Newly published documents show Rosebank had a three-month wait for approval from the UK North Sea’s watchdog after its environmental counterpart gave the go-ahead.
The North Sea Transition Authority (NSTA), which has final sign-off, was told on June 16 that environmental regulator Opred and the UK energy secretary had granted consent.
Approval for the Equinor-operated west of Shetland oilfield was announced by NSTA yesterday, three months later.
Mind the gap – other projects were not on North Sea watchdog’s desk so long
NSTA does not comment on individual cases but, in general terms, said: “Every project is unique and assessed on its own merits.
“The time taken to reach a decision is dependent on a project’s characteristics.”
Documents, including the energy secretary’s decision to grant Rosebank approval, on June 8, were not published until today – a break from usual process on regulatory approvals for oil and gas projects.
Rosebank’s decision was for months believed to be “imminent” and at one point it was thought it would happen before summer.
It takes time to do it properly.”
Graham Stuart, energy minister
Asked yesterday about the timeline to Rosebank being approved, Energy Minister Graham Stuart said it was about ensuring “very high” standards are met.
He added: “It’s been extremely thorough. We have net-zero as a duty the regulators follow within their systems. They go through comprehensive environmental assessments. They do public consultation; they make sure that any projects that pass in UK waters meet very high environmental standards, protecting marine life and the like.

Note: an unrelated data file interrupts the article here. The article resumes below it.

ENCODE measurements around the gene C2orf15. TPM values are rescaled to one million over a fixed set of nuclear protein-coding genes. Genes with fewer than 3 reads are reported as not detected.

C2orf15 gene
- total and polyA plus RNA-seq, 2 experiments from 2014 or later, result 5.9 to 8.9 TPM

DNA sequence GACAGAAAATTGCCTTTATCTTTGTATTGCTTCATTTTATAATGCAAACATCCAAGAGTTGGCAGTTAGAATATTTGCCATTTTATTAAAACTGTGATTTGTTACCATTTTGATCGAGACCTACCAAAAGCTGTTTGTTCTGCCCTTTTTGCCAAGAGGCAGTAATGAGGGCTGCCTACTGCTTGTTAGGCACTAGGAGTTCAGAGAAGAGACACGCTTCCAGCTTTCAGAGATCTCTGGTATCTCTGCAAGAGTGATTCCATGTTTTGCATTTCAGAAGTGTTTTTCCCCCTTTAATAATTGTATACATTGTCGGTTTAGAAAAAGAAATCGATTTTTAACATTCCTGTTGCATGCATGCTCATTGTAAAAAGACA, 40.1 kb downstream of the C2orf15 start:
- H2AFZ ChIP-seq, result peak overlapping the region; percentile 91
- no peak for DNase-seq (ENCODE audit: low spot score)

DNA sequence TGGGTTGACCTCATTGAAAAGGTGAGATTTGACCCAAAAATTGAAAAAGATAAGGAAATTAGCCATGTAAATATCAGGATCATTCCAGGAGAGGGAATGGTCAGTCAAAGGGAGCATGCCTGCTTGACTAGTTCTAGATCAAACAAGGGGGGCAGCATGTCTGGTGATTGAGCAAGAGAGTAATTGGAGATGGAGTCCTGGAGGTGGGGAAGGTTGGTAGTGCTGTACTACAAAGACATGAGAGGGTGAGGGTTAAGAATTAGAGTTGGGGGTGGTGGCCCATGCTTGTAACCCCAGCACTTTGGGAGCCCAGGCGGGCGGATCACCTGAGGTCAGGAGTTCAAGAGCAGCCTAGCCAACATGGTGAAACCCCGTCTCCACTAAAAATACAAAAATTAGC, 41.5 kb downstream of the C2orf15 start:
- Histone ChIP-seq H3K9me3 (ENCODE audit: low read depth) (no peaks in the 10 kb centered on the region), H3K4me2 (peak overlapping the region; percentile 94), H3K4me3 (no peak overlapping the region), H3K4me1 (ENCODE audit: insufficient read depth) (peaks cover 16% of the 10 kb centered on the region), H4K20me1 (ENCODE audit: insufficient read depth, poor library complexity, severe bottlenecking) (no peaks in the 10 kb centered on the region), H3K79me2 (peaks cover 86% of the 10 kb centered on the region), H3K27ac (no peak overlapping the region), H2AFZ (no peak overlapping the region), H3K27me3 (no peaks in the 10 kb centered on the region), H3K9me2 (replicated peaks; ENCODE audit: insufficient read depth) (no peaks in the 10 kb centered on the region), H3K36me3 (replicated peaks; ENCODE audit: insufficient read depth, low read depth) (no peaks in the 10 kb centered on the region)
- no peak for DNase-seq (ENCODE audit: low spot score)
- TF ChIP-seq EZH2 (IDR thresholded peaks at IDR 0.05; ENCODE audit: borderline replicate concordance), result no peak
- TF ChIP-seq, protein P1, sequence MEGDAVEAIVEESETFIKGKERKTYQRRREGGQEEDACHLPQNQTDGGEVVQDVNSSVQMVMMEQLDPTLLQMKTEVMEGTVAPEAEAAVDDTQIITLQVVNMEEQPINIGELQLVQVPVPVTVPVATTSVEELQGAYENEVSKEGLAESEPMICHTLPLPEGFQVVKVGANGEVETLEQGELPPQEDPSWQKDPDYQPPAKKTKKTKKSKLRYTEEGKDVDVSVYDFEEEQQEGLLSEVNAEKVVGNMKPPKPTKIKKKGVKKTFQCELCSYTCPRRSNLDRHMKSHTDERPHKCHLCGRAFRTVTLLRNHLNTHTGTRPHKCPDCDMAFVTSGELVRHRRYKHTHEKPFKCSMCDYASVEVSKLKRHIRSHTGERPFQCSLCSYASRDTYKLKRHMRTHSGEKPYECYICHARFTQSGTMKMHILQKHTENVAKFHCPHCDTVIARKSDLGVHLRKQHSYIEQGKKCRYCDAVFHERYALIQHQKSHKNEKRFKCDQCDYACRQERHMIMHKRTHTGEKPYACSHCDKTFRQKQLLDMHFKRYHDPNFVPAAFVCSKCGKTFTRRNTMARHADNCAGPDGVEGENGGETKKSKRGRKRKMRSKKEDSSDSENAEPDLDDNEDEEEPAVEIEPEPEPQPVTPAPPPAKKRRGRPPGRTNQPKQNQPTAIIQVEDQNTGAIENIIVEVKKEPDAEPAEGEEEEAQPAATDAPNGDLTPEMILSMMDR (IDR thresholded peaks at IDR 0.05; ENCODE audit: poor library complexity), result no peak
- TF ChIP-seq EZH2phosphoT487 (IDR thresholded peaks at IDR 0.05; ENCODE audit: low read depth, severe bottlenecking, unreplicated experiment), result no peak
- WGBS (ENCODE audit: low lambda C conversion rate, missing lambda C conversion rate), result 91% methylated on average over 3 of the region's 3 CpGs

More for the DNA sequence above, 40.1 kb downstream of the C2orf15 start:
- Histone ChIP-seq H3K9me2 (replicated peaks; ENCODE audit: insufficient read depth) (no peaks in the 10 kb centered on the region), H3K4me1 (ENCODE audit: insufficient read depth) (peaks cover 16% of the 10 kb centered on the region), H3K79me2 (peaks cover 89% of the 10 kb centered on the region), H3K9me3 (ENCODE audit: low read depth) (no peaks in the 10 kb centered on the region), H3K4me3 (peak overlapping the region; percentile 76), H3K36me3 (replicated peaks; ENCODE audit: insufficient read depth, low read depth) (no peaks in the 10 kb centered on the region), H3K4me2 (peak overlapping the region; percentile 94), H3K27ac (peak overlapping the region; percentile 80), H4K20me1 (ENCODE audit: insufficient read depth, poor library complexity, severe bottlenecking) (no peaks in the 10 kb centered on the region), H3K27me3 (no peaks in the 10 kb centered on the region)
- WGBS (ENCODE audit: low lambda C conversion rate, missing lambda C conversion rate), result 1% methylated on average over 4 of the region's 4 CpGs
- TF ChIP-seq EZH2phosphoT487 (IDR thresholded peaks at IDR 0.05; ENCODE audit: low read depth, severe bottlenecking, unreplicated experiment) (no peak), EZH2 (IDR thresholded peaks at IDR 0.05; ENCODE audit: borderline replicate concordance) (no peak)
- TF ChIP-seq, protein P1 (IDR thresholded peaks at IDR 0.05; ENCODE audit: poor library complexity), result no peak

“So, it takes time to do it properly.
“Putin can turn off the gas tap, but as far as I’m aware, he can’t turn off the wind”
Broadcaster & Conservationist @ChrisGPackham criticises the Government’s decision to approve Rosebank oil and gas field, arguing the UK should invest in renewables instead.#Peston pic.twitter.com/KBMdlPiYLl
— Peston (@itvpeston) September 27, 2023
“We’ve already got those trying to suggest they might take legal action against this decision and that’s why the regulators and others involved have been extremely thorough in their efforts to make sure this is a decision which should pass muster, regardless of the investigation for which it is subject.”
Arne Gurtner, UK senior vice president at Equinor, was also asked about timelines for Rosebank’s approval.
He said: “It is the regulator’s prerogative to issue that and, of course, we have been working hard to comply with the regulations and guidelines of a very mature regulatory system in the UK and regulatory bodies.”
Legal challenge to Rosebank
Campaign groups including Uplift have vowed to deliver a legal challenge to the decision to approve Rosebank.
Uplift said the approval decision was incompatible with the UK’s climate targets and argued regulators have failed to assess the environmental impacts.
Meanwhile. broadcaster and conservationist Chhris Packham has attacked the government over its decision, saying the UK should be investing in renewables instead.
The Opred documents published today say Rosebank will have “no significant effects on the environment”.